Fear can be a motivating factor or it can be debilitating and crippling – written by Carol Musser

Fear can be a motivating factor or it can be debilitating and crippling – written by Carol Musser



• Fear can sometimes be a motivating factor
such as, running from danger. Fear of pain, injury or death propels us with a rush of energy to escape any perceived danger. But for most….

• fear can be debilitating and crippling.
How does one not allow fear to hold you captive? What future action is on hold due to your fear(s)? What would you move toward if you could remove your fear?

• Fear most times is not grounded in reality.

This acrostic is a great reminder:


F – False
E – Evidence
A – Appearing
R – Real

• In our imaginations, our fears morph into a real threat.

We then begin to spin stories around this perceived threat and give fear permission to set up shop in our minds. Have you ever played the “what if” game? If your spouse or child is late coming home, you begin the “what ifs.” “What if“ they had an accident? Or “what if” I mess up the presentation or disappoint my boss, then what? Do you see how conjecture and imagination gang up on you to hijack your mind? With all this overthinking taking place, it can be very tough to stay in reality with the facts as you know them. Overthinking allows the mind to create scenarios that could take place but many times do not.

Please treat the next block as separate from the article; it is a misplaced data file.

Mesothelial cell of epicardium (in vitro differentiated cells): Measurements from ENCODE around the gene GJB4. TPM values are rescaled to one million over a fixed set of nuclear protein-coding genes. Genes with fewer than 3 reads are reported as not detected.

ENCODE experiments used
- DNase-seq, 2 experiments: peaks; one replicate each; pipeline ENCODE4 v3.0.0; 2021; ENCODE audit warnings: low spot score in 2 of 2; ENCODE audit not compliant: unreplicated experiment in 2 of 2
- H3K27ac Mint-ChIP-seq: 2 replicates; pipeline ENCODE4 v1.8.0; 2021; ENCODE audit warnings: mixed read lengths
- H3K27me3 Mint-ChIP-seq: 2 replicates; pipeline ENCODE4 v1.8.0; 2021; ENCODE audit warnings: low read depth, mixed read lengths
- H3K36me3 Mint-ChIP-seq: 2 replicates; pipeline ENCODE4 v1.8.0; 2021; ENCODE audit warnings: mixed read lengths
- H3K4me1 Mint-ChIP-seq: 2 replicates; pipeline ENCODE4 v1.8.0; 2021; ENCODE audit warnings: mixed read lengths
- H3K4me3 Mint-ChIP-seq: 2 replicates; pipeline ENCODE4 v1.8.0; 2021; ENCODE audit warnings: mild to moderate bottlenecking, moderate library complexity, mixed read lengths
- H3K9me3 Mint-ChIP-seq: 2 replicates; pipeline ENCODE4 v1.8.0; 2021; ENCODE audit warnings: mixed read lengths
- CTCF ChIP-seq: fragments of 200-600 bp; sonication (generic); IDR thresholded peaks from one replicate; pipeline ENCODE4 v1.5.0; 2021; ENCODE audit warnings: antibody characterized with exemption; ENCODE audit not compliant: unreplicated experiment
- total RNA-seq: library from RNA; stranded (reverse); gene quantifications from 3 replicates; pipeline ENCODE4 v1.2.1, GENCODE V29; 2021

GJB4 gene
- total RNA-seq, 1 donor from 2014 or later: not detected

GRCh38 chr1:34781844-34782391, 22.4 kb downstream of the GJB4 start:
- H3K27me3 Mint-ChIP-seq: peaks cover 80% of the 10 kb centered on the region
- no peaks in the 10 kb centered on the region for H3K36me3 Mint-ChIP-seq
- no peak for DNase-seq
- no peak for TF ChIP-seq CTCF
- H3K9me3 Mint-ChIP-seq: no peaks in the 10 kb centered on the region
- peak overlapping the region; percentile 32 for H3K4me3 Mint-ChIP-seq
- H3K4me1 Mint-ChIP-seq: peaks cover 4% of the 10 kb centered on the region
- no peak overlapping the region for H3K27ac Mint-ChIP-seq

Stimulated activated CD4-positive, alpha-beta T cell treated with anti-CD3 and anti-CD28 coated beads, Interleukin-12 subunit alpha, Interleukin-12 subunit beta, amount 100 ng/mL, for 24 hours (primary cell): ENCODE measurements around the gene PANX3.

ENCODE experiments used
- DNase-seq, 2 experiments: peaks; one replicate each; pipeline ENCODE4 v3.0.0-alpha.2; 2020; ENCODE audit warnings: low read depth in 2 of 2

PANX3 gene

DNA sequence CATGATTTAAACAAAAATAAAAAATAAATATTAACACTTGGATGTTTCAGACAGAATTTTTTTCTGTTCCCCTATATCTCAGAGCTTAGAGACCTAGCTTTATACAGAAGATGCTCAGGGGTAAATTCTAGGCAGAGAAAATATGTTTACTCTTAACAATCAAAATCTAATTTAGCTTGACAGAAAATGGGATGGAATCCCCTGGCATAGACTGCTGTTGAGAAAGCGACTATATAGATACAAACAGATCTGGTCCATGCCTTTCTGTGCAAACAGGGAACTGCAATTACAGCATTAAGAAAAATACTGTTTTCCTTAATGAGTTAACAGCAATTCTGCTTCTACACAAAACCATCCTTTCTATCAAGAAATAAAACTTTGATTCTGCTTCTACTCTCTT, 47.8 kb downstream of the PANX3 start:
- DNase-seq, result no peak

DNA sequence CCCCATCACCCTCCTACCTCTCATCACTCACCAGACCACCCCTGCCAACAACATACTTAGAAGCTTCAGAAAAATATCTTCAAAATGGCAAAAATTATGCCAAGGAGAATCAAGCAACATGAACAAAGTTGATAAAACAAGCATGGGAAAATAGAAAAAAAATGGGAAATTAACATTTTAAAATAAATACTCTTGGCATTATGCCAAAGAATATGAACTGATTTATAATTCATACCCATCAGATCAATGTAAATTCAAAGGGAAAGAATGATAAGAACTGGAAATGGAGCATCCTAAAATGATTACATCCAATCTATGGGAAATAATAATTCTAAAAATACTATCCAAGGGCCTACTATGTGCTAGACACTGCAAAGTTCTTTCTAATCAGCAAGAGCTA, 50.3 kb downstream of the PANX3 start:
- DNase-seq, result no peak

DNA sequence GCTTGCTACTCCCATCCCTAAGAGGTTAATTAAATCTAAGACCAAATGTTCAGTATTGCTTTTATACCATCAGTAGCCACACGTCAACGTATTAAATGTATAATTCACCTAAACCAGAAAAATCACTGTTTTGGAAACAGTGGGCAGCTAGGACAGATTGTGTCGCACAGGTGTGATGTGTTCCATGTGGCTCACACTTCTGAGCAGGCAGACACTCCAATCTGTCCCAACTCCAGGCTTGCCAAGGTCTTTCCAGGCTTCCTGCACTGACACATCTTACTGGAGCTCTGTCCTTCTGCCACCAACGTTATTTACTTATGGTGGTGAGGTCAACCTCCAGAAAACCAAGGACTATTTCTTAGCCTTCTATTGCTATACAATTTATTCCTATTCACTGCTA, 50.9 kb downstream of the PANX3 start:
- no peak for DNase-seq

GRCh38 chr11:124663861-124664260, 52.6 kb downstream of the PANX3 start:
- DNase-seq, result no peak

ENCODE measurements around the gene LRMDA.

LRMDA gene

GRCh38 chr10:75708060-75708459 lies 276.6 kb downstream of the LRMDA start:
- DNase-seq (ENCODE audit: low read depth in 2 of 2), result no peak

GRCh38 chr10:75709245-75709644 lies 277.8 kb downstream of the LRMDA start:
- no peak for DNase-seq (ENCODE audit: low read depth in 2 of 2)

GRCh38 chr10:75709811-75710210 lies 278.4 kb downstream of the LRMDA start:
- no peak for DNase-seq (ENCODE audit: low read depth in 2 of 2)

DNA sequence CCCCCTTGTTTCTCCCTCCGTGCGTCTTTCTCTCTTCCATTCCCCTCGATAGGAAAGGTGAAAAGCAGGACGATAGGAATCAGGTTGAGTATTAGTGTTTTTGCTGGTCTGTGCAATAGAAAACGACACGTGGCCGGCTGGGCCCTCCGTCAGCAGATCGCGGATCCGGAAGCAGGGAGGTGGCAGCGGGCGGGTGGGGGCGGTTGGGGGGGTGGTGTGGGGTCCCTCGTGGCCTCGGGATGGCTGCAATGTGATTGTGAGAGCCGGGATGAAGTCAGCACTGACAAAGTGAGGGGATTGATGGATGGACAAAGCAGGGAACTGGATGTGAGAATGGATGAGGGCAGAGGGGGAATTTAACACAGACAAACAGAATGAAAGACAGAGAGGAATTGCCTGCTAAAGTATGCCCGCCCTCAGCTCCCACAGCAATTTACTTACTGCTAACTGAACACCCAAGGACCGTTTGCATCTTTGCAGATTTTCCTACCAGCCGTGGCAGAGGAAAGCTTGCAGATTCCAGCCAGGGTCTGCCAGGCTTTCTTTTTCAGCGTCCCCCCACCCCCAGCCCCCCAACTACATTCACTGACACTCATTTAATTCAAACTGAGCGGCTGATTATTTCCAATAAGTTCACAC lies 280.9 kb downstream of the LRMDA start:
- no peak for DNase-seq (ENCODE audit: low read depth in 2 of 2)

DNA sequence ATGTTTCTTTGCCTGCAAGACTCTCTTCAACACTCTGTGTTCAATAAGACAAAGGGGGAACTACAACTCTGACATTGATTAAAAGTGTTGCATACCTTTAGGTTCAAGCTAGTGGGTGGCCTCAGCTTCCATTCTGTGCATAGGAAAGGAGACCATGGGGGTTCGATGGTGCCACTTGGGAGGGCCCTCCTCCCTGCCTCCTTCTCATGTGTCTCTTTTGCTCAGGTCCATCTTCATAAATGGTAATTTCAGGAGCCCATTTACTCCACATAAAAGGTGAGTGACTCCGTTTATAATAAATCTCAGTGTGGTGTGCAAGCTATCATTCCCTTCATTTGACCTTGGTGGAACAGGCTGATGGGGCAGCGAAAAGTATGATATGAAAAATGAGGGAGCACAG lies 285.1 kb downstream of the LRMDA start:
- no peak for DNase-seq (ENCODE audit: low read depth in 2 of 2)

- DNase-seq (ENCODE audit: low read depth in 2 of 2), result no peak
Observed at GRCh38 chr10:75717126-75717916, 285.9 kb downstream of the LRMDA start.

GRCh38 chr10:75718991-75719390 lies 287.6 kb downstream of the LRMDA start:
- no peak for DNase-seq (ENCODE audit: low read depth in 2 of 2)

• This sense of heightened emotions can steal our peace and our sense of safety.

When this occurs, ask yourself, is what I am thinking, true? Are my thoughts based on my feelings or are there facts surrounding this event or thought? In these moments, ask yourself; What could I do to relax and center myself on what I know to be true. Fight against allowing your mind to conjure up such disturbing and frightening stories.

• You are in control of your thoughts.

Speak truth to yourself and disarm the armies of “what ifs” that could flood your mind. It is up to you what you allow yourself to think about. This is not always easy to do but will need practice. Over time you can learn to “catch” these thoughts when they first enter your consciousness. Dispute them, and center yourself on the reality of your circumstances.

• There is hope.

You can master your thoughts with practice and determination. You do not need to live in constant fear and anxiety. Learn more in future posts as we explore more ways to combat fear.


“Fear keeps us focused on the past or worried about the future. If we can acknowledge our fear, we can realize that right now we are okay. Right now, today, we are still alive, and our bodies are working marvelously. Our eyes can still see the beautiful sky. Our ears can still hear the voices of our loved ones.” –Thich Nhat Hanh

Watch for my next post on kicking fear to the curb.